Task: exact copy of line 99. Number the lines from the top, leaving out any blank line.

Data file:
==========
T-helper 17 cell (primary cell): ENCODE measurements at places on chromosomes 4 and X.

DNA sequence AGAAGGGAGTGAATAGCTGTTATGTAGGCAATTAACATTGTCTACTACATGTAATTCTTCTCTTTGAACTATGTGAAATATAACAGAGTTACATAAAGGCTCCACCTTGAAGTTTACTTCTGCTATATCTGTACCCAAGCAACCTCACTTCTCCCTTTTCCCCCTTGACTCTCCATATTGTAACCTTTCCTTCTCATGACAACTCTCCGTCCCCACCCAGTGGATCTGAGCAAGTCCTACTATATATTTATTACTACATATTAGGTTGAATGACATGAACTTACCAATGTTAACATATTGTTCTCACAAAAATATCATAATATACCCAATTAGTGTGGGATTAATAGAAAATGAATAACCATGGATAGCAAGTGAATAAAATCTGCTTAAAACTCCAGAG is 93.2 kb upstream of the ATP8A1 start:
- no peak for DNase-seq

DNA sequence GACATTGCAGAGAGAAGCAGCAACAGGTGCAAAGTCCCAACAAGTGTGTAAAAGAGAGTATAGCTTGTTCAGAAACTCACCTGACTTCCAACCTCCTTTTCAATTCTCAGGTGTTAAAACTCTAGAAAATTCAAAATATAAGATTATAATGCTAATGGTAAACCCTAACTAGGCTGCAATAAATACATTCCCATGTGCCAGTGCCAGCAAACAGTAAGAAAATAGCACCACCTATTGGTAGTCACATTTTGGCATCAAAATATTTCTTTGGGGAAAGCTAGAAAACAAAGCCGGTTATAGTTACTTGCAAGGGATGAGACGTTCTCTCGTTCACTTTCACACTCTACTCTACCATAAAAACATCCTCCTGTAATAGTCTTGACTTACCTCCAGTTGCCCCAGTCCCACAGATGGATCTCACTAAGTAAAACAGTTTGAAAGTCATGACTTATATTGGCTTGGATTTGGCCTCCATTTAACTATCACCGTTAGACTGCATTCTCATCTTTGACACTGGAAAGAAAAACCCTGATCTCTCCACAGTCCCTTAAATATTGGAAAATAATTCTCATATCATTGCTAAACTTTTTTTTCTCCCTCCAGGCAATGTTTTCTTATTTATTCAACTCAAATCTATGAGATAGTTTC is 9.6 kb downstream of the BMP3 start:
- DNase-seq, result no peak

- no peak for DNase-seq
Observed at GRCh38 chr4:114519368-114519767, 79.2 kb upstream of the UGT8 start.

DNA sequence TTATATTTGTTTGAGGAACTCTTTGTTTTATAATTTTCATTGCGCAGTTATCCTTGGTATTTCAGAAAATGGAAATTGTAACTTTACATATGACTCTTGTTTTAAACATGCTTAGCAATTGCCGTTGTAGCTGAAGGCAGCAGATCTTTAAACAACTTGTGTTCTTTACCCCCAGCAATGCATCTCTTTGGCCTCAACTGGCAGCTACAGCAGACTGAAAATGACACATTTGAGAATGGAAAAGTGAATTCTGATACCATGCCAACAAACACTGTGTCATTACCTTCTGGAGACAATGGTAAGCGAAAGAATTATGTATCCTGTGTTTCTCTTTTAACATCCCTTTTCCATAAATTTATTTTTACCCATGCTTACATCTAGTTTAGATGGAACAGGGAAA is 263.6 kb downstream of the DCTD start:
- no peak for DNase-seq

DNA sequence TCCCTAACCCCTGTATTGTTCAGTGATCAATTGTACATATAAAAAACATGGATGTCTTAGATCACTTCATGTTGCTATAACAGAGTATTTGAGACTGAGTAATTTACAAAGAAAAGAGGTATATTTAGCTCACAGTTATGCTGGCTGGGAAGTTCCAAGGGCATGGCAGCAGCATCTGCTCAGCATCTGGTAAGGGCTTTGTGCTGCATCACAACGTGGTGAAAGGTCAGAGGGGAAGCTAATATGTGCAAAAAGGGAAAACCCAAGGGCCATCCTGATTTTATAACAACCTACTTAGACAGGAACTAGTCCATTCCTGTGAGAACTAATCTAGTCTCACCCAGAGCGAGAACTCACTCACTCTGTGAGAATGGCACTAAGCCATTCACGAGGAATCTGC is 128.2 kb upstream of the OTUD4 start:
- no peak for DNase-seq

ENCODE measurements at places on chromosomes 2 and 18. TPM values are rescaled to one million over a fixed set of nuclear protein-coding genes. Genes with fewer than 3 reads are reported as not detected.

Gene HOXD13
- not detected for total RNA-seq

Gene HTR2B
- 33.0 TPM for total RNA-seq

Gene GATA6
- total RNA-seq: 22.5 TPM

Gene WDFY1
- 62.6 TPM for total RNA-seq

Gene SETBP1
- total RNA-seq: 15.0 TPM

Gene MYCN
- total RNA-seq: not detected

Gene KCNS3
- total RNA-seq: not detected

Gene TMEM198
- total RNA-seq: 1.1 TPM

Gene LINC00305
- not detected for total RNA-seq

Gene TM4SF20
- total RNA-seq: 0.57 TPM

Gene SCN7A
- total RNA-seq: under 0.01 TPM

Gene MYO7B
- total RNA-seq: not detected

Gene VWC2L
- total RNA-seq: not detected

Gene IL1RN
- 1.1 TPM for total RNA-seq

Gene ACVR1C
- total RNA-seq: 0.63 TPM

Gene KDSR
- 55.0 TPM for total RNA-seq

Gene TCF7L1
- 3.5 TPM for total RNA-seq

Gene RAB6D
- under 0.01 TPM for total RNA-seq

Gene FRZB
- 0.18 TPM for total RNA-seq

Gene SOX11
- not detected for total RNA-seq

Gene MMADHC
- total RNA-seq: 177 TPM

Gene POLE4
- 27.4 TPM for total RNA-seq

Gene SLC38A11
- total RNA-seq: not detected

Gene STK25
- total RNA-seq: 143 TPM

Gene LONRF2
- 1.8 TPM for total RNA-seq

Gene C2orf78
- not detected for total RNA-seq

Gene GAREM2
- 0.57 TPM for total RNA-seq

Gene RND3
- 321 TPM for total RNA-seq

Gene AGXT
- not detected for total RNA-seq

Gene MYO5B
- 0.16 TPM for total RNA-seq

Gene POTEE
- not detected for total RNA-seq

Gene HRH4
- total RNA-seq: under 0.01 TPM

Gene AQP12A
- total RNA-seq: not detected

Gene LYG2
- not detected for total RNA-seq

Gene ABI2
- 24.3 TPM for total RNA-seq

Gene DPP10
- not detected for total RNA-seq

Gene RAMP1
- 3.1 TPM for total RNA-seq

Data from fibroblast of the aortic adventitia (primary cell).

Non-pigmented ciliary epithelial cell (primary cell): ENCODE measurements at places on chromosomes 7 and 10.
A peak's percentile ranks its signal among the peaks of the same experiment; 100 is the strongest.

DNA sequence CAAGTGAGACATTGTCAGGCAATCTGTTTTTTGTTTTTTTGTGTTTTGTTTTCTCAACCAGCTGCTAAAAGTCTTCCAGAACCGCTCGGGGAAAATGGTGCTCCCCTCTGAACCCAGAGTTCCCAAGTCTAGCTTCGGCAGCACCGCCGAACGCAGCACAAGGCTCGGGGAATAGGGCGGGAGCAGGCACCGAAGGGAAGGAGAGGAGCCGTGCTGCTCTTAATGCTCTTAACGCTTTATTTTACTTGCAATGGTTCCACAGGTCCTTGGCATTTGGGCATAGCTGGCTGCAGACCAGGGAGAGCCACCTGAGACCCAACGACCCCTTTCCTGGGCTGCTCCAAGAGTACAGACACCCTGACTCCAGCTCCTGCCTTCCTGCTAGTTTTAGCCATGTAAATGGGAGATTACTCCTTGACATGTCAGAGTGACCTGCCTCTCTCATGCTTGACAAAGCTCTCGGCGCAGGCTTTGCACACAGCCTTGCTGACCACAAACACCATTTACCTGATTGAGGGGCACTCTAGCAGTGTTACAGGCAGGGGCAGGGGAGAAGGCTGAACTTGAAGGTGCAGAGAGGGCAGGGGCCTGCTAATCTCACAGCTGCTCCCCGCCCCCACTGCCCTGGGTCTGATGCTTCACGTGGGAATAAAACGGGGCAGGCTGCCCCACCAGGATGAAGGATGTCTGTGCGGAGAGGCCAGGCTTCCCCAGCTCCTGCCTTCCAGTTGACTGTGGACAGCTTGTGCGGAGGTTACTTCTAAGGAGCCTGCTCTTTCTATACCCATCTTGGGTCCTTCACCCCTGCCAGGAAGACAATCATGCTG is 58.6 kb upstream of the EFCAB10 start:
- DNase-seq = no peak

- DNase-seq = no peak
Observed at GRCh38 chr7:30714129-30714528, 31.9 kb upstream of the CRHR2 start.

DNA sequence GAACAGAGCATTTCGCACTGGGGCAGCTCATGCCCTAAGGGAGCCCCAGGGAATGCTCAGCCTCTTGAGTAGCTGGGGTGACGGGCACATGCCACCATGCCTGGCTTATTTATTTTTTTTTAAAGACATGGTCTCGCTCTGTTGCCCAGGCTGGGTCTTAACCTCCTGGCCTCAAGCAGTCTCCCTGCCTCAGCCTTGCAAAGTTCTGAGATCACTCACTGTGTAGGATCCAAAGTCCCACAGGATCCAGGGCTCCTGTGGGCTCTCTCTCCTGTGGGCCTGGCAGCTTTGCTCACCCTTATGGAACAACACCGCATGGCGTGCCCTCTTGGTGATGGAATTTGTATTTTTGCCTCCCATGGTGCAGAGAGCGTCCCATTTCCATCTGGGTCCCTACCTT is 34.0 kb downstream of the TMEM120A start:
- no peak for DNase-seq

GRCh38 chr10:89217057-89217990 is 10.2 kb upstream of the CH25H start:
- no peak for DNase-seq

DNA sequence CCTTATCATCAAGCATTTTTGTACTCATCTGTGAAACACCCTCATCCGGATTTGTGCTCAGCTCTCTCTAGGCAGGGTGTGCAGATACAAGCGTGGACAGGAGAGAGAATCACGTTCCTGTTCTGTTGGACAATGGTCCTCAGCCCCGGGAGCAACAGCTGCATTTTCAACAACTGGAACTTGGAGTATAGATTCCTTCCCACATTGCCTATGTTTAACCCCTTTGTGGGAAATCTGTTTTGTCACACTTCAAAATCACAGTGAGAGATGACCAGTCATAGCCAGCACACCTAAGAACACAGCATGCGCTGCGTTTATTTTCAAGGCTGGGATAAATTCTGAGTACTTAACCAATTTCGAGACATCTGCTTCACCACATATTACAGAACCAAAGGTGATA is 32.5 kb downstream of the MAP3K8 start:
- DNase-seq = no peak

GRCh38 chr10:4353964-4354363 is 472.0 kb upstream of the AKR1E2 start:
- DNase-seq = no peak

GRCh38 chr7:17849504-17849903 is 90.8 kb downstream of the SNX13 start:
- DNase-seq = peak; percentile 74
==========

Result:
- DNase-seq = no peak